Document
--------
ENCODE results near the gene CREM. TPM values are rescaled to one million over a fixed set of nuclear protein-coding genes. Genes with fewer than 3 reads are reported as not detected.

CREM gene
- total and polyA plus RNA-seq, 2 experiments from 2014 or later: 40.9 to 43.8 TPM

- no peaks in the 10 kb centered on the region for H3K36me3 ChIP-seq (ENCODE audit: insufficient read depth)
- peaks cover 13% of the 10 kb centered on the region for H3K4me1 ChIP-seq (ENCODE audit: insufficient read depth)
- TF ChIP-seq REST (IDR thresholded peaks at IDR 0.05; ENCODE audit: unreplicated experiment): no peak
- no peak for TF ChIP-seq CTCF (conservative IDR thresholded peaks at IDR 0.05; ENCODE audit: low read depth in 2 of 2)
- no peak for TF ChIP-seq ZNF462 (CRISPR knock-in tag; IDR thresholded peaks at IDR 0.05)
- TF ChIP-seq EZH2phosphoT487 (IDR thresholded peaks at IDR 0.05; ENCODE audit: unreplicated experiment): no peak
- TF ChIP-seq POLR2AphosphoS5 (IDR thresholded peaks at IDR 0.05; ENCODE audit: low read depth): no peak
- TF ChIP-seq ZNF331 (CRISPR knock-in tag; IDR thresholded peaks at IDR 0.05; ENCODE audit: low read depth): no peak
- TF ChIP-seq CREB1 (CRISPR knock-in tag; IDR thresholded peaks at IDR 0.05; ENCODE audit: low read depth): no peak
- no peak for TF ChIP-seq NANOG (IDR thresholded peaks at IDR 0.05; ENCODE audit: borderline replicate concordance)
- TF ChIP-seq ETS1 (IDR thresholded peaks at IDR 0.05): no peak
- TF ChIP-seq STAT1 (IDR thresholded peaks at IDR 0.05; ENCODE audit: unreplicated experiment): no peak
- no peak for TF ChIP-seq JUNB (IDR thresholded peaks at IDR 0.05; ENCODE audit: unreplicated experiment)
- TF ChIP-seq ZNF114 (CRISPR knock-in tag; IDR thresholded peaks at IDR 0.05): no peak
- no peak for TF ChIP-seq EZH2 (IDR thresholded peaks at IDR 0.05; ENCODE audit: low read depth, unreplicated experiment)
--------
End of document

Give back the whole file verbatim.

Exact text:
ENCODE results near the gene CREM. TPM values are rescaled to one million over a fixed set of nuclear protein-coding genes. Genes with fewer than 3 reads are reported as not detected.

CREM gene
- total and polyA plus RNA-seq, 2 experiments from 2014 or later: 40.9 to 43.8 TPM

- no peaks in the 10 kb centered on the region for H3K36me3 ChIP-seq (ENCODE audit: insufficient read depth)
- peaks cover 13% of the 10 kb centered on the region for H3K4me1 ChIP-seq (ENCODE audit: insufficient read depth)
- TF ChIP-seq REST (IDR thresholded peaks at IDR 0.05; ENCODE audit: unreplicated experiment): no peak
- no peak for TF ChIP-seq CTCF (conservative IDR thresholded peaks at IDR 0.05; ENCODE audit: low read depth in 2 of 2)
- no peak for TF ChIP-seq ZNF462 (CRISPR knock-in tag; IDR thresholded peaks at IDR 0.05)
- TF ChIP-seq EZH2phosphoT487 (IDR thresholded peaks at IDR 0.05; ENCODE audit: unreplicated experiment): no peak
- TF ChIP-seq POLR2AphosphoS5 (IDR thresholded peaks at IDR 0.05; ENCODE audit: low read depth): no peak
- TF ChIP-seq ZNF331 (CRISPR knock-in tag; IDR thresholded peaks at IDR 0.05; ENCODE audit: low read depth): no peak
- TF ChIP-seq CREB1 (CRISPR knock-in tag; IDR thresholded peaks at IDR 0.05; ENCODE audit: low read depth): no peak
- no peak for TF ChIP-seq NANOG (IDR thresholded peaks at IDR 0.05; ENCODE audit: borderline replicate concordance)
- TF ChIP-seq ETS1 (IDR thresholded peaks at IDR 0.05): no peak
- TF ChIP-seq STAT1 (IDR thresholded peaks at IDR 0.05; ENCODE audit: unreplicated experiment): no peak
- no peak for TF ChIP-seq JUNB (IDR thresholded peaks at IDR 0.05; ENCODE audit: unreplicated experiment)
- TF ChIP-seq ZNF114 (CRISPR knock-in tag; IDR thresholded peaks at IDR 0.05): no peak
- no peak for TF ChIP-seq EZH2 (IDR thresholded peaks at IDR 0.05; ENCODE audit: low read depth, unreplicated experiment)